I have no doubt Suh will be dominant against the run, especially with his great range and hand-fighting abilities, but I am hesitant to credit him with a significant number of sacks. With the porous secondary playing behind the front seven, I doubt Suh will have very much time to get to the quarterback. Chris Houston, the number one cornerback for the Lions, earned the name “Chrisp Houston” from his former Atlanta Falcons fans due to his tendency to get burned deep. Houston not the only one in the secondary with a nickname, as C.C. “Can’t Cover” Brown, as dubbed by the New York media, is currently competing with former CFL player Jonathan Hefney for the strong safety position. Rookie CB Amari Spievey, who should start across from Houston, has a high ceiling but is too raw to be a quality starter in his first season. Free Safety Louis Delmas is the only player on this unit who is a quality starter. Ndamukong Suh will certainly create a lot of pressure, but most quarterbacks should be able to get rid of the ball before Suh comes crashing down.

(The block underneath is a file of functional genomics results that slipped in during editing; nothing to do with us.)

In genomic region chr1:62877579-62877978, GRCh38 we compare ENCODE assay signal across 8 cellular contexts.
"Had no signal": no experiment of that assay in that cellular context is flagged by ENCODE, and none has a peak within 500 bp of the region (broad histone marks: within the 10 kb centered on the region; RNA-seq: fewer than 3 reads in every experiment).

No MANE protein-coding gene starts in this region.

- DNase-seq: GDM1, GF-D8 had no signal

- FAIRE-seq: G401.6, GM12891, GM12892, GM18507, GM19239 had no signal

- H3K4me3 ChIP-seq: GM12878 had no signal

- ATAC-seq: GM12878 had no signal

The Bucs grabbed the second most dominant defensive tackle—and overall player—in the draft with their pick of Gerald McCoy. With Oklahoma McCoy displayed an uncanny ability to get penetration and wreck havoc in the backfield. His skills as a pro will be put to the test, having to disrupt the likes Drew Brees and Matt Ryan twice a year, and trying to contain Carolina’s double-headed monster of Jonathon Stewart and DeAngelo Williams. McCoy could likely become a cornerstone in reconstructing what was once a dominant Tampa 2 defense. He is the perfect fit for the defense, which, according to Brian Mullen of The Tennessean, calls for not size but for “speed, smarts, and flawless tackling,” along with a “quick defensive line.” McCoy’s got all of the above, with an emphasis on elite quickness.